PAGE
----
Next Meeting: July 15th
Auditing Rotary International Foundation projects
Concord Rotarian Mike Barrington plays a special role in the worldwide impact and reputation of the Rotary. Mike conducts audits of RI Foundation grants, the application of funds, and their success at meeting their stated objective.
Mike visits Richmond Rotary to discuss this process, part of the assurance procedure used by RI in its fund and program management.
Meeting of Friday, July 8th
Welcome, Invocation, Thought for the Day
Launching his term as Richmond Rotary President, EJ Shalaby welcomed Rotarians and guests to his first meeting. Following the tradition of the Pledge of Allegiance and the Invocation, EJ asked Henry Kelman for a thought for the day. Henry: “I hope Washington can resolve the national debt ceiling ‘crisis’…”.
Henry Kelman introduced his brother and past Richmond Rotarian Joe Kelman. Jim Young introduced Dudley Thompson owner of Transport Graphics from Oakland #3.
Rotarians with Guests
Things always get left out in the confusion of starting a new Rotary Year and recording the names of our guests at this meeting is one of them. Apologies.
With no Bill K, no Sunshine Report. But just calling for the Report prompted a sunny thought for Herb Cole. He remembered David K. (Kuchenthal) because of the outstanding sturgeon fishing he and Alan Blavins enjoyed last weekend. No keepers but three catch-and-release landings. More later.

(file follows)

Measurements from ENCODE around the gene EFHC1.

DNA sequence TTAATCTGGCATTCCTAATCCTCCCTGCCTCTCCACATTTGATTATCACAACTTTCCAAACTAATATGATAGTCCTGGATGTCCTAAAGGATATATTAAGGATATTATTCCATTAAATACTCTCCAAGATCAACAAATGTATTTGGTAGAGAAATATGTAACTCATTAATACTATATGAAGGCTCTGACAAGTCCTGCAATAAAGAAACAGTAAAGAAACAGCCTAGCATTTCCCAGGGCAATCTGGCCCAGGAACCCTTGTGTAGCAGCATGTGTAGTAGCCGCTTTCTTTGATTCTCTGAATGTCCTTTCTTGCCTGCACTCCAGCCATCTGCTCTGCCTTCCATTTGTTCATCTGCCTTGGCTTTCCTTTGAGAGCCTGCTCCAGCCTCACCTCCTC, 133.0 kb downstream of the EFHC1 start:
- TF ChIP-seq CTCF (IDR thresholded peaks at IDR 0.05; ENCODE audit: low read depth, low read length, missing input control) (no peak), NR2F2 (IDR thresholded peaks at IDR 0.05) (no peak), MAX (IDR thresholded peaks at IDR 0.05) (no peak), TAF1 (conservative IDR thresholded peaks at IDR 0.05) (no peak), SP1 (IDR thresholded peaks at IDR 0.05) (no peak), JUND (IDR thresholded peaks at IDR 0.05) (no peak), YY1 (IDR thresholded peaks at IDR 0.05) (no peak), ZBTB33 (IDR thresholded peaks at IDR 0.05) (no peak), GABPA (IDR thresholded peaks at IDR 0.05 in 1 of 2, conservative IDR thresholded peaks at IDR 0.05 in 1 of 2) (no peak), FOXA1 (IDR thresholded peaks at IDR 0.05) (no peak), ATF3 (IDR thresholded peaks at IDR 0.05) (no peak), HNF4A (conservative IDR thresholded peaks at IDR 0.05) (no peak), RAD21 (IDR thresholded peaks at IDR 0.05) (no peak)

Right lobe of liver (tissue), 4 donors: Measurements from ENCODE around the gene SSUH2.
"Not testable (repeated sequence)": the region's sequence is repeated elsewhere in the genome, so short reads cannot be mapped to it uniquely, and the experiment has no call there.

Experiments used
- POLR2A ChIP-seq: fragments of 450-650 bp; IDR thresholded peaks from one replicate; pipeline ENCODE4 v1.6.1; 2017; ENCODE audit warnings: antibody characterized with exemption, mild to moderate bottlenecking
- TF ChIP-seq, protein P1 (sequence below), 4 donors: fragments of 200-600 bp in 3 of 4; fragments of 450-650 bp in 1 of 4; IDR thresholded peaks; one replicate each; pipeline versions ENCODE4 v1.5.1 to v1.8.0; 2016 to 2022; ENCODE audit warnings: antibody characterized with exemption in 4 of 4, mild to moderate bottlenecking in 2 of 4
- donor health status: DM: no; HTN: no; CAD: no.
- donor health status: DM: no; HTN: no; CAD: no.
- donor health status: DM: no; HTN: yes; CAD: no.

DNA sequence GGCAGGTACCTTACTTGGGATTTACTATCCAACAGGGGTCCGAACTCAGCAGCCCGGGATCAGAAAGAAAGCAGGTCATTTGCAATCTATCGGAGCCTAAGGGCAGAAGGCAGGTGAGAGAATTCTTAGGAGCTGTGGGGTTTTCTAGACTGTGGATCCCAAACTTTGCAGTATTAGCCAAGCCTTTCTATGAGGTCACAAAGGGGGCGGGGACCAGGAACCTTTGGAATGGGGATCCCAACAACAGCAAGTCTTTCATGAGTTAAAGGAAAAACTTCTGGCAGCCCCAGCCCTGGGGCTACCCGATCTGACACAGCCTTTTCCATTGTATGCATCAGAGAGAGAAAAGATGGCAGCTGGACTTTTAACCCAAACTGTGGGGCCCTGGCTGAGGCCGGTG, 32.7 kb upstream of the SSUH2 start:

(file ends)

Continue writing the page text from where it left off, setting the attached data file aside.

- A sign-up list is circulating for the tailgate party and A’s game, August 20th, ending with fireworks. The exact time for the party has not been set, (under consideration, ranging from 10 AM to 3 PM) but all members are recommended to sign-up, get in your $30 and stay tuned for food grilling arrangements. Check with Alan Baer or Rafael Madrigal for details.
- Jim Young advised the members to mark their calendars and invite guests for three upcoming programs:
- On August 12th representatives from Chevron will discuss the Hydrogen Project, a stalled initiative they hope to restart soon.
- On September 23 and 30th, real estate attorneys from the firm Timken Johnson Hwang will discuss federal and local real estate law (on the 23rd); and eminent domain, inverse condemnation and ‘the elimination of blight’ redevelopment law (on the 30th). Rotarians and guests only.
Dandy Don Lau, sometimes referred to as the Menehune, presided.
- Starting with new Prez EJ Shalaby, Don recognized EJ’s 50th birthday. EJ celebrated by his family traveling to the Southland where Jeannine and the twin babes held court for the very large Shalaby to visit and celebrate as well as meet the twins. It was a successful celebration for the 60+ family members over the weekend visit.
- Dandy Don then turned to Josh Surowitz, who celebrated his 7th wedding anniversary with his family in Barcelona, Spain. Josh reported a fantastic trip that included “visions” of medieval churches and dungeons, induced by large quantities of outstanding Spanish food and wine. Josh made a material contribution to the Rotary Foundation, thereby sharing his good fortune.
- Don recognized Ralph Hill—or maybe it was Ralph Hill recognizing himself—but recognized in any case was the fact that Ralph joined the club in July 1948, 63 great years in Richmond Rotary. Congratulations Ralph!
Happy and Sad Dollars